A preliminary evaluation of two strategies for raising indoor air temperature setpoints in office buildings

A. Craig Roussac*, Jesse Steinfeld, Richard De Dear

*Corresponding author for this work

Research output: Contribution to journalArticle

28 Citations (Scopus)

Abstract

Mechanically ventilated office buildings are designed to provide productive work conditions for their occupants. This article presents findings from an attempt to improve occupant comfort and reduce energy use at 33 such buildings by adjusting internal air temperature setpoints to account for seasonal variations in ambient climatic conditions. Two approaches were adopted: a static control strategy (i.e. raising temperatures 18C higher than normal over summer); and a dynamic approach (i.e. adjusting temperatures in direct response to variations in ambient conditions). It was found that occupant comfort was adversely affected in both trials, while the 18C static setpoint increase was associated with a 6% reduction in daily heating, ventilation and air-conditioning energy use, slightly less than the 6.3% reduction where the dynamic approach was adopted. These findings, together with a range of implementation challenges that surfaced during the trial, have significant implications for the implementation of adaptive comfort control strategies in commercial buildings.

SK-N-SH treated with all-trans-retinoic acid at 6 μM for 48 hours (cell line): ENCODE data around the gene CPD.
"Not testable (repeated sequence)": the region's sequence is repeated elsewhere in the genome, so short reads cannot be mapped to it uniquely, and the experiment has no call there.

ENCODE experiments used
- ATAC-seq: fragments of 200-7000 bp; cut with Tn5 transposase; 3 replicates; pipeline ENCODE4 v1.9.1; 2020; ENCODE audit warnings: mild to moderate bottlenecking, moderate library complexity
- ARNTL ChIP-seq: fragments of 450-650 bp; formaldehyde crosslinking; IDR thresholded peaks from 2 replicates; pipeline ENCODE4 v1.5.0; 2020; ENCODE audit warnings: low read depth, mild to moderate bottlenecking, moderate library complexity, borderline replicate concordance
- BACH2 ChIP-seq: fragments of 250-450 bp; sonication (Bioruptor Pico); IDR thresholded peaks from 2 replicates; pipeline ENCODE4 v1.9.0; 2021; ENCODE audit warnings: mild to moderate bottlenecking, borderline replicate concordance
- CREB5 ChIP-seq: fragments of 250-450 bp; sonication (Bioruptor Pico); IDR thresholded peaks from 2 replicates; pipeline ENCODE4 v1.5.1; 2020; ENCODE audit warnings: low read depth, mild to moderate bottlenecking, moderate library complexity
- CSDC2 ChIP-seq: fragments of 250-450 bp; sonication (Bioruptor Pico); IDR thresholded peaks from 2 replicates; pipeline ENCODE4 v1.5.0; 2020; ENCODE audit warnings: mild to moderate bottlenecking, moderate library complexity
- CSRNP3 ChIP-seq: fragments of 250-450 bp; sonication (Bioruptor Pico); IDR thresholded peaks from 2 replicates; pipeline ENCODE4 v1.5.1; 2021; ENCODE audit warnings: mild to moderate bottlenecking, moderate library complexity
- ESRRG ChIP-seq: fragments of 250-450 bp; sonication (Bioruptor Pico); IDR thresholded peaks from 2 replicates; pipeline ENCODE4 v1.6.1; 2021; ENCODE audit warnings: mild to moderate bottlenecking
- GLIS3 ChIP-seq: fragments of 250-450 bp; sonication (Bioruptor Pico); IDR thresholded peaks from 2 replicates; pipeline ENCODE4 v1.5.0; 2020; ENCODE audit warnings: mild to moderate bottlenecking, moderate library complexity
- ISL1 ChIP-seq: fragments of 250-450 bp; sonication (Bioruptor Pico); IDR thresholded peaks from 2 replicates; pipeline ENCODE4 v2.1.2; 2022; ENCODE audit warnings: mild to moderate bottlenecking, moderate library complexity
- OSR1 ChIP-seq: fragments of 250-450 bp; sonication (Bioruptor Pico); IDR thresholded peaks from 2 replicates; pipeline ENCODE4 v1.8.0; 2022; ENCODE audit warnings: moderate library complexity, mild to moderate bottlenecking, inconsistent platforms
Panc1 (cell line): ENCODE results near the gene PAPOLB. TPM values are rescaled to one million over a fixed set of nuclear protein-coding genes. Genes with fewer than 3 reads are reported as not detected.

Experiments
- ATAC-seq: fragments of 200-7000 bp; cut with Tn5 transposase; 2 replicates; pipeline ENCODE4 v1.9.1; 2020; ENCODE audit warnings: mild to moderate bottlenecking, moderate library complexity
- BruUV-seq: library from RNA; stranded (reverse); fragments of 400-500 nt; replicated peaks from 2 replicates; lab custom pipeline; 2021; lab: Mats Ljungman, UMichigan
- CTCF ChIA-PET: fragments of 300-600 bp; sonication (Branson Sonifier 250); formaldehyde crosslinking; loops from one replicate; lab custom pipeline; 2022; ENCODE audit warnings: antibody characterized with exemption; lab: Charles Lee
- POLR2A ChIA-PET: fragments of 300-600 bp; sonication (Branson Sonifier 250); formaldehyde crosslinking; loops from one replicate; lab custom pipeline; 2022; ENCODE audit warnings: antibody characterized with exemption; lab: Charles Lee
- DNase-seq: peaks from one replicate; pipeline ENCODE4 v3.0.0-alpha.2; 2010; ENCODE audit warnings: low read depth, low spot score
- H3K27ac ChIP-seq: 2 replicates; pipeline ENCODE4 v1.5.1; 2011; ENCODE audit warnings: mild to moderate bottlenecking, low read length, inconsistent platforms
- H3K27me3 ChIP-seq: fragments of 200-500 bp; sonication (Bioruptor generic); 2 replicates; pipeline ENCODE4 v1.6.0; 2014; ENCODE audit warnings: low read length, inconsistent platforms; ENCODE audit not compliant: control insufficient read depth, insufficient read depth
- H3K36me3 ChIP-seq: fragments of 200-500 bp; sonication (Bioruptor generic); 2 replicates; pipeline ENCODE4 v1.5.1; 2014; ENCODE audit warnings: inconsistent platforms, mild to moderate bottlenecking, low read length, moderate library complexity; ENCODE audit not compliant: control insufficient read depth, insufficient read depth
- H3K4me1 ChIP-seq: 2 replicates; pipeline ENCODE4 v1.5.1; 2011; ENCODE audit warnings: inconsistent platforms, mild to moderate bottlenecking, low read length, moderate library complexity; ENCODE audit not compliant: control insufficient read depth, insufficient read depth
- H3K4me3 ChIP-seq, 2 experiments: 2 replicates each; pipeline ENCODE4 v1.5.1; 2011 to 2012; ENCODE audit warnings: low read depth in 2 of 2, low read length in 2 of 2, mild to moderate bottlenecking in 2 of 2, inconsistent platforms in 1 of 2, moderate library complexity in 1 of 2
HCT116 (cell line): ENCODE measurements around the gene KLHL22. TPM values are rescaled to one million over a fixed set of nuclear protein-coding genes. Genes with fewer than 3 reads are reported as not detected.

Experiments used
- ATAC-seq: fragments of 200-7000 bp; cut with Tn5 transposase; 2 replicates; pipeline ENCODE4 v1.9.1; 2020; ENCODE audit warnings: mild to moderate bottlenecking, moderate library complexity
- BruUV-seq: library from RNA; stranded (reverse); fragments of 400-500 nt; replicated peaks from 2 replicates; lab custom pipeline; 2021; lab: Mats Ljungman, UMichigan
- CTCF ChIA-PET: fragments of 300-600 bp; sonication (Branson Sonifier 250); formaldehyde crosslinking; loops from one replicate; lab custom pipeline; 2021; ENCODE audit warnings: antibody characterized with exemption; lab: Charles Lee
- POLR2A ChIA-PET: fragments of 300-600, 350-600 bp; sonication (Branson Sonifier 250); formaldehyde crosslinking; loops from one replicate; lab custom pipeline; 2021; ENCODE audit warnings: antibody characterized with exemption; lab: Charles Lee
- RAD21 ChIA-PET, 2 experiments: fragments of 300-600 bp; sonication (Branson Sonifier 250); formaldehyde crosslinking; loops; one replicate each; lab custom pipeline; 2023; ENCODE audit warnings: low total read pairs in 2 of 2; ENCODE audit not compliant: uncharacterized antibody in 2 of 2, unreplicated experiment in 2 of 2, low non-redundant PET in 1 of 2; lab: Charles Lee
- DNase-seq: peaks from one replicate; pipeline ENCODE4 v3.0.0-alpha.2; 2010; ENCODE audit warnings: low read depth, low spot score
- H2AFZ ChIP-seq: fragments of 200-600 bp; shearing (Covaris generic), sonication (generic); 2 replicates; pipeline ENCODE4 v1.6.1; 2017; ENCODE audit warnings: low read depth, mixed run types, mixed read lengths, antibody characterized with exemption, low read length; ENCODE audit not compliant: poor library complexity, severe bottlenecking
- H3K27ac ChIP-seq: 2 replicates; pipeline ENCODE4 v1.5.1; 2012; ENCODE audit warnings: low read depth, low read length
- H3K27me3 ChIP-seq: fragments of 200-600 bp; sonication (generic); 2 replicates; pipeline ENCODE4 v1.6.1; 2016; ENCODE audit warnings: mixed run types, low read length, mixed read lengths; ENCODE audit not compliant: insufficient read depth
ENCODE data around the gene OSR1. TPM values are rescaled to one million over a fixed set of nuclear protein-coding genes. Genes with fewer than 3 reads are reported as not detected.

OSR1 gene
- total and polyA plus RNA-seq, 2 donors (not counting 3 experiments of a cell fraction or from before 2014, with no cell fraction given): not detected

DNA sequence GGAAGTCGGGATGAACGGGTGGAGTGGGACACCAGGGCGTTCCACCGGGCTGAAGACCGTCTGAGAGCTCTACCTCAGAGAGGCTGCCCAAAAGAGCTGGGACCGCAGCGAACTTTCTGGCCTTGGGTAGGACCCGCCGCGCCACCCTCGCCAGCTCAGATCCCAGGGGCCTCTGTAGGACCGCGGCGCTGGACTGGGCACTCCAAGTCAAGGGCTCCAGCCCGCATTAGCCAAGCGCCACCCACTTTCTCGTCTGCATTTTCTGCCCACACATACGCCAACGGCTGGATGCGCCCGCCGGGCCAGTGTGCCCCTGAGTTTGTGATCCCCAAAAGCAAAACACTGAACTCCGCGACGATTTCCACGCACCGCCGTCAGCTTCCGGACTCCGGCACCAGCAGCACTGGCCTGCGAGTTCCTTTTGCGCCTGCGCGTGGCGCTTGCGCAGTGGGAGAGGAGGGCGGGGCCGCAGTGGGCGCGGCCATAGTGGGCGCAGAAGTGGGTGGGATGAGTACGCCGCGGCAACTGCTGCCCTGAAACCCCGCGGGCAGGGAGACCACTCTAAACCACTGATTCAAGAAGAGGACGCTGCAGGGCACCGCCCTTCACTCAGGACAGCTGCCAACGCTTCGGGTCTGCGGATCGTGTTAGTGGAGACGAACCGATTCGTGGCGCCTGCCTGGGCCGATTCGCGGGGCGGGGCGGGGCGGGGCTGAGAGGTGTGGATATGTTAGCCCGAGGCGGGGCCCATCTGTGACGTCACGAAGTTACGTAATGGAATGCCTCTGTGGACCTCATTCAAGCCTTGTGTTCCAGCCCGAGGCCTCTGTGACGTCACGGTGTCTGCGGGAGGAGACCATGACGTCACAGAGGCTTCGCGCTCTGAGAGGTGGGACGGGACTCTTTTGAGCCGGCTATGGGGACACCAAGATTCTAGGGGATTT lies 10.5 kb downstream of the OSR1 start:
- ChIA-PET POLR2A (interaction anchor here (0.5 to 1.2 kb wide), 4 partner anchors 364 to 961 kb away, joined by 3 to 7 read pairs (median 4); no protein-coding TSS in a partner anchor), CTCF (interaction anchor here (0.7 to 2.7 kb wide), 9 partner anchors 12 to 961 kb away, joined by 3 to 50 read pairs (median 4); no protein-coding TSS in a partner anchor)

Original languageEnglish
Pages (from-to)148-156
Number of pages9
JournalArchitectural Science Review
Volume54
Issue numberSPEC. ISSUE
DOIs
Publication statusPublished - 2011

Keywords

  • Adaptive comfort
  • Commercial buildings
  • Energy efficiency
  • Office buildings
  • Temperature setpoints

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